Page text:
Notes: American actor Ben Browder is best known for his starring role in another popular science fiction series, Farscape, and for taking on the thankless job of succeeding Richard Dean Anderson as the star of Stargate SG-1 in its final two seasons. Garrick Hagon has previously appeared in classic Doctor Who (1972’s The Mutants), a few years before being cast as Biggs Darklighter in Star Wars, and more recently in the Big Finish audio Doctor Who story Axis Of Insanity.

LogBook entry & review by Earl Green […]

The Power Of Three

Doctor WhoThe Doctor returns to Earth to discover that black cubes have appeared all over the planet, mystifying the entire world: is it an alien attack or some kind of viral marketing ploy? When the cubes show no sign of activity, the Doctor decides to move in with Amy and Rory to observe the cubes over time. The cubes’ inactivity – and his own – drives the Doctor to distraction. Even when Rory’s dad Brian pitches in to observe the cubes, the cubes do nothing. The Doctor is surprised when UNIT arrives to question him, led by Kate Stewart – Brigadier Lethbridge-Stewart’s daughter. When they do awaken, the cubes’ behavior ranges from benign to deadly to baffling, and the attention of the entire human race is riveted – which is exactly what the mind behind the cubes wants. The slow invasion of Earth is about to speed up, and even the Doctor can’t stop it.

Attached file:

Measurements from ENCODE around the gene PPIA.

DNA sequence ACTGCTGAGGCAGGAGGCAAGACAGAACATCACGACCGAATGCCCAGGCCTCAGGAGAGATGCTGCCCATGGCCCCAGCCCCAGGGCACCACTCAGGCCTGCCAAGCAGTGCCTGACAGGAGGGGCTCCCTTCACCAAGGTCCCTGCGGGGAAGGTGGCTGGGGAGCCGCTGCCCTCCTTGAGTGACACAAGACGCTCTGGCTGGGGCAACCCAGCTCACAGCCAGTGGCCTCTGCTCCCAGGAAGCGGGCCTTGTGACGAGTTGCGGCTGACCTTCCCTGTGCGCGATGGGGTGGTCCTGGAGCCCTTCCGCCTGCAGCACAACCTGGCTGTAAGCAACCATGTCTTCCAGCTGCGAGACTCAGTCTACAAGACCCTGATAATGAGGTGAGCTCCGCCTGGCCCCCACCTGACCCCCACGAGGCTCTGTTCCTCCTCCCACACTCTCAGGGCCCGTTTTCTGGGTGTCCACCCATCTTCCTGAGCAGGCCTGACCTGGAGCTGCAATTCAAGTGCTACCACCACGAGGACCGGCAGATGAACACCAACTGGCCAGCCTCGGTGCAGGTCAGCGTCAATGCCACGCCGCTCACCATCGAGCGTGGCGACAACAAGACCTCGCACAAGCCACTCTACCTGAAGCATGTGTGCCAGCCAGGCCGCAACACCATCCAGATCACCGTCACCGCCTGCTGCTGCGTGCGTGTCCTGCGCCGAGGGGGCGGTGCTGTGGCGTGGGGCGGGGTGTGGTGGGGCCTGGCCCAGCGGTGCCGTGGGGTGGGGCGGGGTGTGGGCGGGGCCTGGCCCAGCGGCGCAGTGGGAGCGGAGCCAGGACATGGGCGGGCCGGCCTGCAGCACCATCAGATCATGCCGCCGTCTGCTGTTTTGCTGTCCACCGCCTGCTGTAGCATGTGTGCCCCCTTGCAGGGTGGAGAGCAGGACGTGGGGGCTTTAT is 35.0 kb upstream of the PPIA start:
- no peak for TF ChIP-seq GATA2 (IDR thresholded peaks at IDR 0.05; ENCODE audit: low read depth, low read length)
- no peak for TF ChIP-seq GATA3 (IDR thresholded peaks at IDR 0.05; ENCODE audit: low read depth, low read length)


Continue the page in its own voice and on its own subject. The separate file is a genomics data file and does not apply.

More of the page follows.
Order the DVDDownload this episodewritten by Chris Chibnall
directed by Douglas MacKinnon
music by Murray Gold